thlrtyyearsusedby the people. Every single Spe
cific Is a spccia 1 euro for the disease named.
These fapeciilcs euro without dragging , purg
ing or reducing the system , and are In fact and
deed thosovcreign remedies oftheWorld.
1 Fevers , Congestion , inflammation. . .
\Vorms Worm Fever , Worm Colic . , y. >
; { Cryinsr Colic , orTeethingoIInfanta , 'J5
4 JHarrhca , of Children or Adults . 5
5 Dysentery , Griping. Bilious Colic.i.3
Cholera ittorbus , Vomiting . 'J.l
y Coughs , Cold , Bronchitis . i 5
8 Nenraljria , Toothachp.FaciVche . 25
11 Suppressed or Painful J'eriodB.J5
l'.i Whites , too Profuse Periods . -i.l
lit Croup , Cough , Difficult Breathing. . . . , , ! . $
1-t Suit Rheum , Erysipelas , Eruptions. .145
15 Itlieiimatiflin , Rheumatic Pains . J.'S
115 Fever and Ague , Chills , Malaria . .1(1
24 < ; enernl I > ebility.l'hysIcal\Veaknes3 . "JO
ii7 Kidney Disease . -50
iiS Xcrvoua Debility l. O
30 Vrinary WeakuossVcttlngBed. . .50
a Dlaca8C3oftheIIeartPalpltatlonl.OO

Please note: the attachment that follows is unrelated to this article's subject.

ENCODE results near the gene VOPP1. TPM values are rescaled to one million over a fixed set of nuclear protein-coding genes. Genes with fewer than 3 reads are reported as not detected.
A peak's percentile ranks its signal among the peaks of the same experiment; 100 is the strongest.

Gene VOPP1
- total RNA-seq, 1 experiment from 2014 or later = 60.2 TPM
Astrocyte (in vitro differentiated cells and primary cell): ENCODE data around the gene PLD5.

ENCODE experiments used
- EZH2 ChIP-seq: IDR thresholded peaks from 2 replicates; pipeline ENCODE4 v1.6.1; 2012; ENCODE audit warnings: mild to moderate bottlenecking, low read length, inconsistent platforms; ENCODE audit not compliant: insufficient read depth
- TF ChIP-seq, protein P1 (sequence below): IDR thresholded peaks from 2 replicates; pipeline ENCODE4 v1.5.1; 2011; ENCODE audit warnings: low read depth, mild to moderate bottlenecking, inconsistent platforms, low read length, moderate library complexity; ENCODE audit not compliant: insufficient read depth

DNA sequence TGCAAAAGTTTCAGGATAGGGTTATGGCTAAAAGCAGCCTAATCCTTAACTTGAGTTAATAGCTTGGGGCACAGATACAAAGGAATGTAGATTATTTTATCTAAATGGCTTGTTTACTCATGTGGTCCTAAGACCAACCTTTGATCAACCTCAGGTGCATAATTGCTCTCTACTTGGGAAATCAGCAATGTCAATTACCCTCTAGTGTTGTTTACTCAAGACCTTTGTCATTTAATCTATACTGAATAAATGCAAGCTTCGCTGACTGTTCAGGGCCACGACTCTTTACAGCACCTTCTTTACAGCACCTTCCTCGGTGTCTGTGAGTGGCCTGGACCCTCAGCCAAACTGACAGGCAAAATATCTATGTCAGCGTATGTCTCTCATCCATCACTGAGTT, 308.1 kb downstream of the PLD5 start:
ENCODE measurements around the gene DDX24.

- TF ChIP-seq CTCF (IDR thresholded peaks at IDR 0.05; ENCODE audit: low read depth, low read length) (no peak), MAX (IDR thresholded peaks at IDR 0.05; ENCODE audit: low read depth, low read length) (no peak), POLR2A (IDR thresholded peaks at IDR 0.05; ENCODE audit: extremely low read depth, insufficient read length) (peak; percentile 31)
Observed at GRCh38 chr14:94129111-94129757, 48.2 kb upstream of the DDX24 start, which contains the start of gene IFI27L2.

Sold by Druggists , or sentoostpaid on receipt
of price. DR. HUMPHREYS' MAXCAI , ( HI pages )
richly bound in cloth and gold , mailed free.
Humphreys'aiediclneCo.lt3FaltonSt.y Y.
Children Cry for Pitcher's Castoria.
When Baby was sick , -ore gave her Castoria.
When she -was a Child , she cried for Castoria ,
( Then she became Hiss , she dun ? to Castoria ,
Wtran she had Children , she gave thaoi Cactoria ,
" Castorfa Is so well adapted to children that
I recommend it as superior to any proscription
known to me. "
n. A. AnciiKit , M. D. ,
Ill So. Orford St. , Brooklyn , N. Y.
" Our physicians In the children's depart
ment have spoken highly of their experi
ence In their outside practice with Castoria ,
and although wo only hare among our
medical supplies what is known as regular
prodncmyetwooro frco to confess that the
merit * of Castoria has won us to look with
favor upon it. "
Boston ,
AIJJCT O. Surra , Fret. ,
Horses branded on left hip or left shoulder.
P. O.address , Imperial.
Chase County , and Ueut-
rice. Neb. Kange.Stmk-
injr Water aud French
man creeks , Chase Co. ,
Brand us cut on side of
some animals , on hipand
sides of some , or anywhere -
where on the animal.
Bus , Baggage Dray Line.
F. P. ALLEN , Prop. ,
PJ7 Best Equipped in the Citr. Leave orders
at Commercial Hotel. Good well water fur.
nisfced on short notice.
To cure Biliousness , Sick Headache , Consti
pation , Malaria , Liver Complaints , take
the safe and certain remedy , -
Use the SMAM. Size (40 little Beans to the
, . .
Price of either size , 25c. per Bottlo.
. { copper , oritizjp , ) .
run M N ONLY !
IJUafjgeneral TjfEHVOOS Siryi
Mlil llHei " " "of BodyandEsd , Efft i
S S iS 'JsS I